Research & Education

All’s Well with Boswellia

Considering the unpleasant and sometimes harmful side-effects of commonly prescribed pharmaceutical drugs, healthcare professionals are constantly on the lookout for natural products that may deliver similar benefits, but without the adverse consequences. With the FDA having strengthened its warnings of increased risk for heart attack and stroke due to NSAID use—not to mention the already strong warnings about the effects of NSAIDs on the gastrointestinal system—finding effective alternatives to these medications may help millions of people who experience chronic pain and stiffness.

One such natural substance is boswellia (Boswellia serrata), an herb that has been employed in Ayurvedic medicine for a variety of ailments. (Boswellia also goes by its more common name, frankincense.) Boswellia is particularly recognized for its efficacy in ameliorating the pain and stiffness associated with inflammatory conditions, such as osteo- and rheumatoid arthritis. Moreover, rather than potentially damaging the GI tract, evidence suggests boswellia improves inflammatory conditions of the gastrointestinal tract, such as Crohn’s disease and ulcerative colitis.        

It had long been believed that boswellia’s efficacy was due to inhibition of 5-lipoxygenase (LOX), an inflammatory prostaglandin. That may, indeed, be part of the mechanism, but research indicates the mechanisms of action go beyond LOX inhibition. Boswellic acids inhibit activation of NF-ĸB and downregulate TNF-alpha, as well as decrease synthesis of several other pro-inflammatory cytokines, and they may be particularly helpful for autoimmune conditions.

A randomized, double-blind, placebo-controlled crossover study showed boswellia to be more effective than placebo at reducing knee pain and swelling, and increasing knee flexion and walking distance in patients with osteoarthritis (OA) of the knee. Interestingly, the study authors noted that there were no observable radiological changes, but being that the subjects nevertheless experienced noticeable symptom improvement, boswellia is well worth considering for patients with OA.

The use of boswellia for increasing pain threshold and tolerance has been demonstrated in healthy subjects as well. This may not automatically translate to patients with longstanding conditions involving pain and inflammation, but the findings are still noteworthy. A double-blind, placebo-controlled crossover study involving a single oral dose of boswellia showed that, compared to placebo, boswellia significantly increased the pain threshold, pain tolerance force and time. Testing was administered at 1, 2 and 3 hours after administration of the supplement, and the pain threshold was increased above baseline at each interval. Obviously, in this study, the effects were acute, but longer-term regular supplementation—perhaps as a kind of “maintenance strategy”—could potentially be beneficial for conditions involving chronic pain. Supplementation in this manner has shown boswellia—either on its own or in combination formulas—to have similar analgesic efficacy to the NSAID celecoxib.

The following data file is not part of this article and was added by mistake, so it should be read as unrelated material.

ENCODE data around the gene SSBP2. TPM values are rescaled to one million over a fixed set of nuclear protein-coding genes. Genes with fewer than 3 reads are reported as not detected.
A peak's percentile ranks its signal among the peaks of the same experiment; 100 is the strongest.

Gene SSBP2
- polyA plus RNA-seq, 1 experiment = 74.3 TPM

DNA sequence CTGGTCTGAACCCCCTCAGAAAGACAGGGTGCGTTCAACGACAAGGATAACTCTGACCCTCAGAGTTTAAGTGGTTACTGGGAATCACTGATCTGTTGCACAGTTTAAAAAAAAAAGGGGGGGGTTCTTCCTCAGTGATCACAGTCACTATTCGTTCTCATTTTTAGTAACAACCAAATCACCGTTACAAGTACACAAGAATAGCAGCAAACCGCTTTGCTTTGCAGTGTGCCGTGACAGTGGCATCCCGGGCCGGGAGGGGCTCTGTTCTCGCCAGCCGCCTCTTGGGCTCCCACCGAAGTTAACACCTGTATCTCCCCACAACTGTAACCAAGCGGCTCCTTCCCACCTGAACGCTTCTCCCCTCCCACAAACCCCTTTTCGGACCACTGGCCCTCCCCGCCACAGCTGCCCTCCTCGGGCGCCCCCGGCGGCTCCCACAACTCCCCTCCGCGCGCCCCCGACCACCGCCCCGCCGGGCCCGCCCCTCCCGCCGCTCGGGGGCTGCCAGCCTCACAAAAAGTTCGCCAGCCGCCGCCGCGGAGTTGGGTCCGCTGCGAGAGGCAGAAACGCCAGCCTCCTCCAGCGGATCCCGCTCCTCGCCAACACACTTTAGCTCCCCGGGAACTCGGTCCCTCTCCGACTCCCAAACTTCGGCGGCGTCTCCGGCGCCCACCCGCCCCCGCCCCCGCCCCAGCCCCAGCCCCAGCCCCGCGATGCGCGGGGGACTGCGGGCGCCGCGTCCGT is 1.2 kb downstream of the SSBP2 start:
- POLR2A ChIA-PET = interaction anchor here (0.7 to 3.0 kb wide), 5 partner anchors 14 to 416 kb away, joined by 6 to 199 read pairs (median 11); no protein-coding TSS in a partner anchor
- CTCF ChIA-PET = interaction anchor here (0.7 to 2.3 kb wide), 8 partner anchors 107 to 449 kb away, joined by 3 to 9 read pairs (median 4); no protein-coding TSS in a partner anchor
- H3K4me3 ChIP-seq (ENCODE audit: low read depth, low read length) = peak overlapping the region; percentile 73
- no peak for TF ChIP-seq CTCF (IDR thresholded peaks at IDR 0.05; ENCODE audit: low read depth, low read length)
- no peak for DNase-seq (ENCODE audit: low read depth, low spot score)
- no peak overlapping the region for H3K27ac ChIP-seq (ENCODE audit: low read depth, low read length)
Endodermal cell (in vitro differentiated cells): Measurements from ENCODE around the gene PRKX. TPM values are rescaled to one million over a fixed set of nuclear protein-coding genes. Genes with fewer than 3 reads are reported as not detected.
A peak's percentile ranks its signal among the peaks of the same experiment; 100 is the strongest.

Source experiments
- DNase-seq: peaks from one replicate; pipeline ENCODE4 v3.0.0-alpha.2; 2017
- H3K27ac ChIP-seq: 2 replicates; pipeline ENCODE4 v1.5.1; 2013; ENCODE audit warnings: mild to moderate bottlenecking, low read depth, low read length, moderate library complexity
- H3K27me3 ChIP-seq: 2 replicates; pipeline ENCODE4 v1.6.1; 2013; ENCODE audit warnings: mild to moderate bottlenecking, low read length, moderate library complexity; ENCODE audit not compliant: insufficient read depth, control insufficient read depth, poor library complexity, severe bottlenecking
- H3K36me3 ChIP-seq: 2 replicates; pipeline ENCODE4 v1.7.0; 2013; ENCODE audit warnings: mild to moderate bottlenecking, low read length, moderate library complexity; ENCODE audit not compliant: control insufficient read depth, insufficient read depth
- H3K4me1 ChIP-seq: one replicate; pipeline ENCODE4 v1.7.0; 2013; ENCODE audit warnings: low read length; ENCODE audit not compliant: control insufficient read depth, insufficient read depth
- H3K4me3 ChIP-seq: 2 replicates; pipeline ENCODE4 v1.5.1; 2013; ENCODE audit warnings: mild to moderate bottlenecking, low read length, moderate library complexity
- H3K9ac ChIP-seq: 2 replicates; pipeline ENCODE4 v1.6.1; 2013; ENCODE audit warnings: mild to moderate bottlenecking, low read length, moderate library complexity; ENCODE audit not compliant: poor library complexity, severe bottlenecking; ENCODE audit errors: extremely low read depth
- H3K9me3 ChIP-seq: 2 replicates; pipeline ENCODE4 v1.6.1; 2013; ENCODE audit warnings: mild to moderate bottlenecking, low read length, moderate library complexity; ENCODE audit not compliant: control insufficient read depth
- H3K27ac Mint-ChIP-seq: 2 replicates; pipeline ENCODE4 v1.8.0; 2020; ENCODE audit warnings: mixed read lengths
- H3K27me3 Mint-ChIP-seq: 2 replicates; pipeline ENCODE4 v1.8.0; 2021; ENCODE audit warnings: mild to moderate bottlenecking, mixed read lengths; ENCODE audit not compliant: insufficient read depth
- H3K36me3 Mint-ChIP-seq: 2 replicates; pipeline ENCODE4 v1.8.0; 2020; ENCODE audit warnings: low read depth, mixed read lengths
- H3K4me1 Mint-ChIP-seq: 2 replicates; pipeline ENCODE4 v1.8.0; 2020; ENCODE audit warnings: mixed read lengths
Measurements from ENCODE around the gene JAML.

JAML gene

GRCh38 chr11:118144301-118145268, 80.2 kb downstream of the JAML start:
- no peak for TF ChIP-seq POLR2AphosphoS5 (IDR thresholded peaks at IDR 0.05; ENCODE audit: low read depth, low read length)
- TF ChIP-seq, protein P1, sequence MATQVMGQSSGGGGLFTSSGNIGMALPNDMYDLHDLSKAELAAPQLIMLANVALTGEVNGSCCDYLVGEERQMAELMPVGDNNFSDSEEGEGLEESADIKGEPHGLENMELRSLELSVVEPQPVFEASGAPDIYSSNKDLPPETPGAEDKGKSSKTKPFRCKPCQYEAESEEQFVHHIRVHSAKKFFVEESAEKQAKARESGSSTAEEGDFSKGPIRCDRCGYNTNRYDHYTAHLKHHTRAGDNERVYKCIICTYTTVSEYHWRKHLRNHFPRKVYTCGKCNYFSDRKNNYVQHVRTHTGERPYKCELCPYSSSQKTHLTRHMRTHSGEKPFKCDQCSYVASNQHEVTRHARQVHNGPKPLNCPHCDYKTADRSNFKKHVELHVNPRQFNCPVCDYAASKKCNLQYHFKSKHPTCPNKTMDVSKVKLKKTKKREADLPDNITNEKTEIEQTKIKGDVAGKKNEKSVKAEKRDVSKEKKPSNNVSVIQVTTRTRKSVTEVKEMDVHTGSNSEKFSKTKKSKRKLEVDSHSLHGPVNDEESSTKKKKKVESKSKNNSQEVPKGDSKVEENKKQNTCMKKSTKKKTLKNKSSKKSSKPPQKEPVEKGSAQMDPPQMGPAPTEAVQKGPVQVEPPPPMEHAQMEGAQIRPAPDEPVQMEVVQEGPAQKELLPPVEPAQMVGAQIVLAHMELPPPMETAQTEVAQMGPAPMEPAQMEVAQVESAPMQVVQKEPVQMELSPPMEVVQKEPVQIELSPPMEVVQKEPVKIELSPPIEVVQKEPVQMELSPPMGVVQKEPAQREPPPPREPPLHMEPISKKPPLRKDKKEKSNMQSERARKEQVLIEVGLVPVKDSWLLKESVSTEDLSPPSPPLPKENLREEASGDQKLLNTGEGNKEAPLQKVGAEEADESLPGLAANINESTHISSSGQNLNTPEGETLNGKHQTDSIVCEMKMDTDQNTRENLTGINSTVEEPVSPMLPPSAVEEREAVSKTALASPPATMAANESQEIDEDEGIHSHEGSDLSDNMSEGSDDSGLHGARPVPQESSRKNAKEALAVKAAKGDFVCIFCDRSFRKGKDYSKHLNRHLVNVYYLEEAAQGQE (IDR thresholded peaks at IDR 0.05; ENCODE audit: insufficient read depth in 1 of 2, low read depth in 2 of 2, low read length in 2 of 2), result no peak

Another promising area for boswellia is in ameliorating the symptoms of colitis and other inflammatory bowel diseases (IBD). In a murine model of colitis, boswellia compounds demonstrated similar efficacy to the frequently used drug, dexamethasone, in terms of symptom suppression. Moreover, the boswellia compounds actively protected the integrity of the colonic mucosal lining and microvasculature, as observed via intestinal biopsy. And just as the use of boswellia as an anti-inflammatory mediator sidesteps some of the undesirable side-effects of NSAIDs, boswellia may be beneficial for IBD patients without the potential risks that come with long-term use of synthetic corticosteroid medications. Fortunately, we don’t need to rely exclusively on mouse data and hope for the best in humans. A small study involving 30 patients with chronic colitis showed that supplementation with a boswellia preparation (900mg daily, divided in three doses for 6 weeks) resulted in complete remission in 14 out of 20 subjects (70%), compared to 4 out of 10 subjects (40%) receiving sulfasalazine (3gm daily, divided in three doses for 6 weeks), who served as controls. This is a small sample size, but the findings are impressive nonetheless, particularly when combined with evidence that part of boswellia’s efficacy may be due to its protection of intestinal tight junctions against inflammatory and oxidative damage.

Many studies of boswellia leave a few things to be desired. They tend to have small sample sizes and incomplete reporting of data. Overall, though, boswellia has shown promise for bronchial asthma, Crohn’s, bursitis, rheumatoid arthritis, and other inflammatory conditions, largely without significant adverse side-effects even with long-term use. It may be a useful addition to the supplement regimen of patients living with these issues.